A cry from the heart. On the occasion of the 77th anniversary of the liberation of the Auschwitz-Birkenau extermination camp, Margot Friedländer, a Holocaust survivor, testified this Thursday before the European Parliament. She called for action to preserve the memory of the Holocaust and fight against its instrumentalization, while the symbol of the yellow star has been displayed on numerous occasions by certain opponents of vaccines against Covid during demonstrations in Europe, in particular in France, Italy and Belgium.
“It is with great concern that I see that the Holocaust, like the war of conquest and extermination waged by the Nazis, is falling more and more into oblivion,” said the 100-year-old woman. “Today, I see how the memory of what happened is politically exploited, sometimes even ridiculed and trampled on,” she denounced. “I saw in disbelief, at a hundred years old, how a symbol of our exclusion by the Nazis, the yellow star, is now shamelessly used by the new enemies of democracy, in the middle of the street – and in a democracy !- in order to present themselves as victims”.
“On a day like today, we must unite so that the memory of the Holocaust remains authentic and is not exploited by anyone”, continued this Berliner, who was deported to the concentration camp of Theresienstadt (today in the Czech Republic) when she was in her twenties, and whose mother and brother died in Auschwitz.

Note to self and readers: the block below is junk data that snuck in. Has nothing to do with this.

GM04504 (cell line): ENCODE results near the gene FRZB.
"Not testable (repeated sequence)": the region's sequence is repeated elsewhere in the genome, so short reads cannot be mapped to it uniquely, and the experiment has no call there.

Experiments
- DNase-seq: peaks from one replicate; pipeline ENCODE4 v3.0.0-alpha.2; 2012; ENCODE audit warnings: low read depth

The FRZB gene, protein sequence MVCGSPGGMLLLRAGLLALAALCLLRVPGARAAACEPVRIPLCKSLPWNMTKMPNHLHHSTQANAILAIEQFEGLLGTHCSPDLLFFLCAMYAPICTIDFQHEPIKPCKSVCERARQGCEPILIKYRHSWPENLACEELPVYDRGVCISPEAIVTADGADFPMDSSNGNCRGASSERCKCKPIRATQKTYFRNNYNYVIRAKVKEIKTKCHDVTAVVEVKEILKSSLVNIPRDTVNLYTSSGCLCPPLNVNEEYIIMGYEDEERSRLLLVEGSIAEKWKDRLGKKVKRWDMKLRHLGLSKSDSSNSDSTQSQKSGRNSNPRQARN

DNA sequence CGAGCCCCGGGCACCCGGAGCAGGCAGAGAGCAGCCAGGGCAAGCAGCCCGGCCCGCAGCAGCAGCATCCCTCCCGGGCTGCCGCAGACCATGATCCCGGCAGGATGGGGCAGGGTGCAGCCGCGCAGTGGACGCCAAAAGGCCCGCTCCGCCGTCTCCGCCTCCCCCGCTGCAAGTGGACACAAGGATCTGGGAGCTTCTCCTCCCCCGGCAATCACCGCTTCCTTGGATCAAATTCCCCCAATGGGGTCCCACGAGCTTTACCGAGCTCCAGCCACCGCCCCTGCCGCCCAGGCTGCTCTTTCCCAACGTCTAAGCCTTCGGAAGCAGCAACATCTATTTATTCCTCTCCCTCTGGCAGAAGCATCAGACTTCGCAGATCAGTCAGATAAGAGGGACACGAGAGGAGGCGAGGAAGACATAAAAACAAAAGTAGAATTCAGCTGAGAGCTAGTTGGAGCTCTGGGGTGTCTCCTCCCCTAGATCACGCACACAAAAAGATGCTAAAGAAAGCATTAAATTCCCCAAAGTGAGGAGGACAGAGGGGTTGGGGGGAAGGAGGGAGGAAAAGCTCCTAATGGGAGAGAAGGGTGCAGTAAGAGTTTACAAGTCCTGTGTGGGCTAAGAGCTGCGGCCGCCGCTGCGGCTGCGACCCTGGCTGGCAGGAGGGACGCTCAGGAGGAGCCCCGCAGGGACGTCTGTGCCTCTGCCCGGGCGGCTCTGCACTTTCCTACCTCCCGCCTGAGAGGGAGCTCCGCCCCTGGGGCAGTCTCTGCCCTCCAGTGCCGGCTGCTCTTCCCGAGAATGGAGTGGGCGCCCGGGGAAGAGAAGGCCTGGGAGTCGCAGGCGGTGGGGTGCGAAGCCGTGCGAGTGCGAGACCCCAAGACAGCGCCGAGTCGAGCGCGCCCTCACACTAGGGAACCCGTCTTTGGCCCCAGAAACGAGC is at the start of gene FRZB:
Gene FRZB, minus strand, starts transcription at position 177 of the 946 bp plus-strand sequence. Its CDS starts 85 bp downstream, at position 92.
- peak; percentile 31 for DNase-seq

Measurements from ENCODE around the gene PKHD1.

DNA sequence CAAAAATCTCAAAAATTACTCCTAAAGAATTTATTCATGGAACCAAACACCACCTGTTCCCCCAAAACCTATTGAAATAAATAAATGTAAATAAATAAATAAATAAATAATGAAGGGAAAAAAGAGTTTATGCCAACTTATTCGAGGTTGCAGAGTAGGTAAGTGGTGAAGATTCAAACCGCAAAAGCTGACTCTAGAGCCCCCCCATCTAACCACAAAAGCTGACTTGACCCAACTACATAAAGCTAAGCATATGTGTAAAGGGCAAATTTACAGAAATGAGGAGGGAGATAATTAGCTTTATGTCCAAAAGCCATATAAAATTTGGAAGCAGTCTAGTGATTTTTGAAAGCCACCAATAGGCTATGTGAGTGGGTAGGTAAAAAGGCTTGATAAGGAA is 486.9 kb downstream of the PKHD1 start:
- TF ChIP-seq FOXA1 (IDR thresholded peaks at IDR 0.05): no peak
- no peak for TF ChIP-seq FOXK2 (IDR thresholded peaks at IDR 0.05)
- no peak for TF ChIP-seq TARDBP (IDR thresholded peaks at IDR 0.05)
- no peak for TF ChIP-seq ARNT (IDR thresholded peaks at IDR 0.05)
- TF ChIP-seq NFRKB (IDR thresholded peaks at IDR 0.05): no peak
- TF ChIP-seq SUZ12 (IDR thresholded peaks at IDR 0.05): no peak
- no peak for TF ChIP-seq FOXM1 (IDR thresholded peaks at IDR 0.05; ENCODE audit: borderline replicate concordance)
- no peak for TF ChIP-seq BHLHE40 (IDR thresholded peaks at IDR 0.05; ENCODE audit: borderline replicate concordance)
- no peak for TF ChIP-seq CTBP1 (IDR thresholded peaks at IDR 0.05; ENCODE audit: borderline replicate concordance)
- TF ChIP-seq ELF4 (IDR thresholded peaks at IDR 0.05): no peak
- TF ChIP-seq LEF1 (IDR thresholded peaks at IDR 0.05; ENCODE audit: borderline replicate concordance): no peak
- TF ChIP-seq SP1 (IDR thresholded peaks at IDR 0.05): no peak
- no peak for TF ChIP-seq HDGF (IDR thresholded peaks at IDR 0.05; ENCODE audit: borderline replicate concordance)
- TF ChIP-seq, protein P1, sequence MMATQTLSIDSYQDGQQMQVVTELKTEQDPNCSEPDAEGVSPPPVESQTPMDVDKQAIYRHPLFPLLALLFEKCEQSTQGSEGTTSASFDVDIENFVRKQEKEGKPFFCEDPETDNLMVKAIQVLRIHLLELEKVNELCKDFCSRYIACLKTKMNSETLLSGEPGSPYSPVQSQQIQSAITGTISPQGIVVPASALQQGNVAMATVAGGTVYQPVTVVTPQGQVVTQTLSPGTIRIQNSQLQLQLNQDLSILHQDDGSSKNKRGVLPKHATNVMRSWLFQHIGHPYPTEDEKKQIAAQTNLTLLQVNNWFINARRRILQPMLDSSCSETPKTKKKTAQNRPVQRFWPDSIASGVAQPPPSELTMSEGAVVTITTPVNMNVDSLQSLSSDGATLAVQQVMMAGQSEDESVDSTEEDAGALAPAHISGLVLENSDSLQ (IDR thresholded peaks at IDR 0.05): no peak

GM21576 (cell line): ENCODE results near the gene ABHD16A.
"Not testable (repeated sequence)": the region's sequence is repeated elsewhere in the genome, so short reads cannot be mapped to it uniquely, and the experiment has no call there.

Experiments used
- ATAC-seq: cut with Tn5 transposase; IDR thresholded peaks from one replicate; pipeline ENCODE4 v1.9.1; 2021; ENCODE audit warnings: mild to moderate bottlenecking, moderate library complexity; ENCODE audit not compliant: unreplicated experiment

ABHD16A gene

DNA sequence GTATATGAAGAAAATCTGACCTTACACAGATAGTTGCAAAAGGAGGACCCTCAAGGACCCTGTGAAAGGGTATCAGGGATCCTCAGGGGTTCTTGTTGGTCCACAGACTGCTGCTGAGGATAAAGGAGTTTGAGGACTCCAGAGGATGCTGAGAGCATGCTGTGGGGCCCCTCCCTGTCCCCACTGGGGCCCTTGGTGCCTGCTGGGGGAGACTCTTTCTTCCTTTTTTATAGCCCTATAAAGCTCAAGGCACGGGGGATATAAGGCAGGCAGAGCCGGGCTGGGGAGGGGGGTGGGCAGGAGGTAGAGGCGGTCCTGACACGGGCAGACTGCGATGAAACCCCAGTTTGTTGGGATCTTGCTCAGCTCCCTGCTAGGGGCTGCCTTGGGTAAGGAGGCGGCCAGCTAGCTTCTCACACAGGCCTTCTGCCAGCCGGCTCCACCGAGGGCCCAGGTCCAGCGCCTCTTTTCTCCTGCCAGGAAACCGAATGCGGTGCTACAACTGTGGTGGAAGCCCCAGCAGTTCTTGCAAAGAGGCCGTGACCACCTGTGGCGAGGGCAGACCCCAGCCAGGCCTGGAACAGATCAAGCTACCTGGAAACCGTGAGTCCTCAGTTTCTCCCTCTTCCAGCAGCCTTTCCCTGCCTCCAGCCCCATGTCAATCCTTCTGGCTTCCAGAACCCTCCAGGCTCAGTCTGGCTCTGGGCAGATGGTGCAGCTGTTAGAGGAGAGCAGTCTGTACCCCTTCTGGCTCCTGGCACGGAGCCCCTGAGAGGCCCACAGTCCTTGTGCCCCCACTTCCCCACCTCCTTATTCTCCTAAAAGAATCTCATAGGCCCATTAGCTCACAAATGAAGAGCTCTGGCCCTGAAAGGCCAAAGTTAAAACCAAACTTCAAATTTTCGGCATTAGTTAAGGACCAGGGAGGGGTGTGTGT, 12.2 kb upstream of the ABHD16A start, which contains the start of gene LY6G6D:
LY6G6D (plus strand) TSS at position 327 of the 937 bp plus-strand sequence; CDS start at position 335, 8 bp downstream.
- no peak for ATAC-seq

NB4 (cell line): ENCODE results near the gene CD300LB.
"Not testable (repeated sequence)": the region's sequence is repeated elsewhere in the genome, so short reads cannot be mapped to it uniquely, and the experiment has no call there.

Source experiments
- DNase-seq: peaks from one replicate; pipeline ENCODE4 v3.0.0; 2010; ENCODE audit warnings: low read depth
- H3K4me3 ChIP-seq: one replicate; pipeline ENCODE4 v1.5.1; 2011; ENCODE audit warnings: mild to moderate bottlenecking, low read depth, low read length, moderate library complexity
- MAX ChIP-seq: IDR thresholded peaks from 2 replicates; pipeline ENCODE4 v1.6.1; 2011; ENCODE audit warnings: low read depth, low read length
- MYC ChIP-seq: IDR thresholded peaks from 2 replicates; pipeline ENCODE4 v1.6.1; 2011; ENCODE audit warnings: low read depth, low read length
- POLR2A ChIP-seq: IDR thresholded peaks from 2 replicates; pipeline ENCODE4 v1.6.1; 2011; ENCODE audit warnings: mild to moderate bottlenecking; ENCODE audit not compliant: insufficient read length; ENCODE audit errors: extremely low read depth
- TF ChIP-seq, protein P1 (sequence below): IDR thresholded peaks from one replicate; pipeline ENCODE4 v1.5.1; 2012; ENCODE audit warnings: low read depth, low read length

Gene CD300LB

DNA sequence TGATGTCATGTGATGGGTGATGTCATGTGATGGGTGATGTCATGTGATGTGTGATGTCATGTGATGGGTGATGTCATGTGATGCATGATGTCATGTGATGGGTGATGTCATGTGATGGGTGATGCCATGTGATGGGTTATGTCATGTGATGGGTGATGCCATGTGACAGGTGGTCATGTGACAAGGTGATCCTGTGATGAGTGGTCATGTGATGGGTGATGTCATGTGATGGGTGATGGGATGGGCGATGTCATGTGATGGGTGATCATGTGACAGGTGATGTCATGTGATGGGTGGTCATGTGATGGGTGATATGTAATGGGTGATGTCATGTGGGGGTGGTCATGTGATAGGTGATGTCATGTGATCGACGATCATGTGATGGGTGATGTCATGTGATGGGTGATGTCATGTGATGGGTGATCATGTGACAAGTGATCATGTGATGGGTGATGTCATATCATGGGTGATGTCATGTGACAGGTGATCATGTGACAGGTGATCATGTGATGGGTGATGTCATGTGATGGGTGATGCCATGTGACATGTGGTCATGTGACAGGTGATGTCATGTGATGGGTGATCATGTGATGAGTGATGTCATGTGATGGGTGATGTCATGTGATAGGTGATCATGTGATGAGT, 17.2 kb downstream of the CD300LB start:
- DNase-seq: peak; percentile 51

“This must never happen again”, she repeated, calling for “vigilance”. “You can’t love everyone, but everyone has the right to respect. There is no Christian, Jewish or Muslim blood, there is only human blood, ”added the centenarian, who regularly testifies to schoolchildren. “Be human,” she launched in a speech greeted by a standing ovation from the members of the European Parliament, an institution chaired between 1979 and 1982 by Simone Veil, herself a survivor of the Holocaust.
“Your mission is also ours,” replied Ursula von der Leyen, the President of the European Commission, who in October presented her first strategy for the “fight against anti-Semitism and support for Jewish life”, intended in particular to promote transmission of the history of the Holocaust. “Anti-Semitism has not disappeared, it still poisons our societies,” said Ursula von der Leyen. “A staggering 70% of European Jews do not feel safe wearing a yarmulke or a Star of David. And during this pandemic Jews have been the target of all kinds of conspiracy theories and hate speech. But this time we will not close our eyes, ”assured the manager.
“Europe is the home of the Jews and the defense of European democracy requires the fight against anti-Semitism”, also declared the President of the European Council, Charles Michel, during this ceremony which ended with a minute of silence in memory of the victims of the Holocaust.